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| | Earth | Human World on Nov 19, 2013

Will you see colors in an aurora?

If you live below about 50 degrees N. latitude, where any aurora you see might be low on the horizon, you are less likely to see colors in the northern lights.

By Mike Taylor of Taylor Photography in Unity, Maine

While observing the aurora, or northern lights, is a truly awe-inspiring and often breathtaking experience, the images that come out of modern day DSLR cameras may not match what you witness in real life, especially if you live below about 50 degrees N. latitude, as I do in Unity, Maine.

I’ve photographed many colors in the fantastic northern lights displays I’ve been lucky enough to observe – including green, purple, yellow, orange, red, magenta and blue. But I never really know what color they are unless I’m looking at my camera’s LCD screen or more importantly viewing these images on my computer.

To my eye, at my latitude, the aurora is typically low on the horizon, and it tends to come in shades of grey, with only a small amount of color, as in the photo below.

Mike Taylor of Mike Taylor Photography in Unity, Maine desaturated some of the colors in this photo - that is, he subtracted the colors via processing - to show what his eye saw at his location.

Mike Taylor desaturated some of the colors in this photo – that is, he subtracted the colors via processing – to show what his eye saw at his location.

I’ve heard from folks who have visited or live in areas such as Alaska, Norway or higher northerly latitudes (where the aurora is usually overhead, not on the horizon) that the colors of an auroral display are easily seen with the unaided eye.

I made the attached graphic (below) to show what I mean. These three photographs exemplify the most impressive aurora displays I’ve seen. The top row of images have had the skies desaturated by color (green, yellow, red, magenta, purple, blue) to show what I saw with my eyes.

A bit of green has been retained on the horizons and just a bit of the color that I remember seeing above that – red, violet, and red respectively.

View larger. | By Mike Taylor

View larger. | By Mike Taylor

FYI – I generally set the white balance on my camera to Kelvin 3450 – 3570 when shooting the features of the night sky but I will also take a few frames with it set on Auto to see what colors the camera thinks it should be capturing. Most times I end up going with the Kelvin setting, which is a little bit on the cool/blue side of the spectrum. The EXIF data for these shots are K-3450, K-3570, K-3570 respectively. I process all my photos through Lightroom 4 & Photoshop CS5 and I certainly have an “artist’s view” when bringing an image to life but when it comes to these strong aurora scenes, the colors have not been saturated very much because Mother Nature did that work beautifully.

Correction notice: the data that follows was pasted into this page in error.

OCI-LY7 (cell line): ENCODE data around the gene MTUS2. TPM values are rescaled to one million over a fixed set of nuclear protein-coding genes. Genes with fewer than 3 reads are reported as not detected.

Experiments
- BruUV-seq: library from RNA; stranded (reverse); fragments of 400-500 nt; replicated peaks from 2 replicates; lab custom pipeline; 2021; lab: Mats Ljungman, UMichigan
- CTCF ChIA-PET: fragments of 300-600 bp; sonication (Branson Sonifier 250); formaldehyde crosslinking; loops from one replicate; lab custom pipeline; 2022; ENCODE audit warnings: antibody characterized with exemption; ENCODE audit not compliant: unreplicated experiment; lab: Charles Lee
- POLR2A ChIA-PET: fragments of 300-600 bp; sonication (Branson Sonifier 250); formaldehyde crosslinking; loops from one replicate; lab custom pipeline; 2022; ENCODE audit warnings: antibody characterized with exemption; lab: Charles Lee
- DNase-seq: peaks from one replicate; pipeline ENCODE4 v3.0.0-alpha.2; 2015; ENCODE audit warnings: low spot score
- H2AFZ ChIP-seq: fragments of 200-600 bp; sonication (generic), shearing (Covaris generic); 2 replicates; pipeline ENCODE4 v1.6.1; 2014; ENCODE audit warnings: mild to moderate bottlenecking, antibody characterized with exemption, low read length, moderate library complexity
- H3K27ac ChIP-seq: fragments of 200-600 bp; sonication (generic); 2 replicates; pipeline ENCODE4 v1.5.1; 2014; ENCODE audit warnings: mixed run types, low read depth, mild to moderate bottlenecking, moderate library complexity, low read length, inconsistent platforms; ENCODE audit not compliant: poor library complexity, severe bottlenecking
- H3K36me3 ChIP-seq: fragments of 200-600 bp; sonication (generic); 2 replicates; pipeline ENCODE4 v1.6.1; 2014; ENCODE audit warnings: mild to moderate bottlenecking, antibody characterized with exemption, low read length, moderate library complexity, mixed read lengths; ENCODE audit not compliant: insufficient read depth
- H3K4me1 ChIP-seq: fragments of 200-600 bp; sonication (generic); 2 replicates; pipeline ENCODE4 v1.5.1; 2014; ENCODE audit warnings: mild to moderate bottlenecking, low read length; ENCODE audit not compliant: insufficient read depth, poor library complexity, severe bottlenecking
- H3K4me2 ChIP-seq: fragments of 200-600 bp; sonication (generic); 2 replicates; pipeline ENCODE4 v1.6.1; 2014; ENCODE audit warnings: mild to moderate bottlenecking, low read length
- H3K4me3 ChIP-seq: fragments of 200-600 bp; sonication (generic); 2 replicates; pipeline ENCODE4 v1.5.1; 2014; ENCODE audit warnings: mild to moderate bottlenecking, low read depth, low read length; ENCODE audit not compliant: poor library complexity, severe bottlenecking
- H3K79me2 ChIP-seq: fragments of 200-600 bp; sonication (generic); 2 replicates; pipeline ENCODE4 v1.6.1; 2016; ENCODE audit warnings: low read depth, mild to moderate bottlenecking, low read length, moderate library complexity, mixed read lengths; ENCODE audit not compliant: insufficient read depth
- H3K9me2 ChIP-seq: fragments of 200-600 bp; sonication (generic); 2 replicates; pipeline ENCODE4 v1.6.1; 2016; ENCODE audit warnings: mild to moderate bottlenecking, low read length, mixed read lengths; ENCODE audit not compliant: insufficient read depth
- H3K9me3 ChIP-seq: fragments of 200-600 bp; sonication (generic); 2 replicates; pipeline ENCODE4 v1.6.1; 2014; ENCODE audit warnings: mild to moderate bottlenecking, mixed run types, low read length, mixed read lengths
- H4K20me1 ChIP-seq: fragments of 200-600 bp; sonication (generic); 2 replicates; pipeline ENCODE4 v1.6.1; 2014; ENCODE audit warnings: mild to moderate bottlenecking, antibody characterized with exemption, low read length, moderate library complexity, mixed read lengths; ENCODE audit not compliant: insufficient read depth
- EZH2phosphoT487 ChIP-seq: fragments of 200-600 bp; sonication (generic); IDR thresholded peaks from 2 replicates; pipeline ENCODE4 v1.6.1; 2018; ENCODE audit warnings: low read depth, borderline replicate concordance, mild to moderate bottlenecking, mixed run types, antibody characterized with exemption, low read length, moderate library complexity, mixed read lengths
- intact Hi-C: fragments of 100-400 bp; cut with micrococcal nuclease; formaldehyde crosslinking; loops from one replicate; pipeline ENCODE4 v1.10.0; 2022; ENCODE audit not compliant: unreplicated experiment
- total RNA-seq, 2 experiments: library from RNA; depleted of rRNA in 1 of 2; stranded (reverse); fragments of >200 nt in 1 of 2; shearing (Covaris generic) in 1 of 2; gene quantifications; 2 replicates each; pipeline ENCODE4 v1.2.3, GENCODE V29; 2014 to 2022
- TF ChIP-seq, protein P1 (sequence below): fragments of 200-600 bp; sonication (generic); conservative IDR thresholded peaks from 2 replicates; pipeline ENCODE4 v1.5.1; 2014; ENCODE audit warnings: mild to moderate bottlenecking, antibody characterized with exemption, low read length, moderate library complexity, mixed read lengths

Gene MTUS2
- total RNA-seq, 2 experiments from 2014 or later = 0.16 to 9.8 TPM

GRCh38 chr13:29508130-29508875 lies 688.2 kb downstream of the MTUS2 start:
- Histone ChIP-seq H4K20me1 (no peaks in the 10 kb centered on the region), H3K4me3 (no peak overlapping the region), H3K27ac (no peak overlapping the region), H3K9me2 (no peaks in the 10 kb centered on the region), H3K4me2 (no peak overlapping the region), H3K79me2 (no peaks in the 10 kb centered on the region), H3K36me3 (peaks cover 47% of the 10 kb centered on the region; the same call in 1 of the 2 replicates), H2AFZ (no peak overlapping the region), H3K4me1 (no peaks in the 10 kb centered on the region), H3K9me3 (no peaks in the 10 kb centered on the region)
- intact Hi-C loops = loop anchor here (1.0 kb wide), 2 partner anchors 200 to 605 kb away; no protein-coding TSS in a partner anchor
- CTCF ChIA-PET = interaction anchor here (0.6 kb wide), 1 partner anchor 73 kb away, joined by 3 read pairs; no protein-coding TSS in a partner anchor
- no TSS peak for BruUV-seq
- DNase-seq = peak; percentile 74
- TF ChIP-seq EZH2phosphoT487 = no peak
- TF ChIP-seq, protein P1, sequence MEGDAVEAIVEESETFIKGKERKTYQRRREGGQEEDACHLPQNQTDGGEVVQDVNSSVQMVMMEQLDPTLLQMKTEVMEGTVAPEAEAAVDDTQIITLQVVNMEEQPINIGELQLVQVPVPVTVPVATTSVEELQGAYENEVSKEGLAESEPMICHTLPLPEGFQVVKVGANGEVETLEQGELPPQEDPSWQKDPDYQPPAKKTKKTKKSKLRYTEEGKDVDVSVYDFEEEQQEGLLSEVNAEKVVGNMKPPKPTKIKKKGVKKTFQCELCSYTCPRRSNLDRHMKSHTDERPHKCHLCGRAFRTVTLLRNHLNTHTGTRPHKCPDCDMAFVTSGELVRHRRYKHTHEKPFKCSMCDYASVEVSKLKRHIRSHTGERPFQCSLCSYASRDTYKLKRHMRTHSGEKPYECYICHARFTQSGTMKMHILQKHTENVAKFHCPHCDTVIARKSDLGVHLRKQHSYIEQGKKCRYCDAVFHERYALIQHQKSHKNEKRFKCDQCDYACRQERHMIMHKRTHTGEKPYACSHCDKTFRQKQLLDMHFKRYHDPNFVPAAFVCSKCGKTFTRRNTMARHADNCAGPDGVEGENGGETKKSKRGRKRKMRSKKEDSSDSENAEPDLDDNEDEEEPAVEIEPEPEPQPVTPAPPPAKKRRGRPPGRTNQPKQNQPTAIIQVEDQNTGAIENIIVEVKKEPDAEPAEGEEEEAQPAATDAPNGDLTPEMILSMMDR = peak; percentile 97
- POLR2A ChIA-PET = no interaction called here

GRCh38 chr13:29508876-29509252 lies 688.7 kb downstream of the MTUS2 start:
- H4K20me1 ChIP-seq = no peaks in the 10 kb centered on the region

What the camera sees.  Northern Lights & Milky Way at Pemaquid by Mike Taylor.

What the camera sees. Pemaquid Point Lighthouse by Mike Taylor.

Left Side Image – Pemaquid Point Lighthouse (crazy magenta curtains):

I saw “dancing lights” in the sky, spiking straight up starting around a few hundred feet off the ground. They waved a bit like curtains but stayed in basically the same area. They seemed to be kind of a blur though, the “spikes” were not very defined. There was definitely a green hue on the horizon and a bit of red color above that but I didn’t see the crazy red & magenta colors that my camera recorded. I saw what appeared to be white/grey “curtains” dancing along the black sky.

What the camera sees.  Unity Train Tracks by Mike Taylor.

What the camera sees. Unity Train Tracks by Mike Taylor.

Center Image – Unity Train Tracks (blue colored spikes):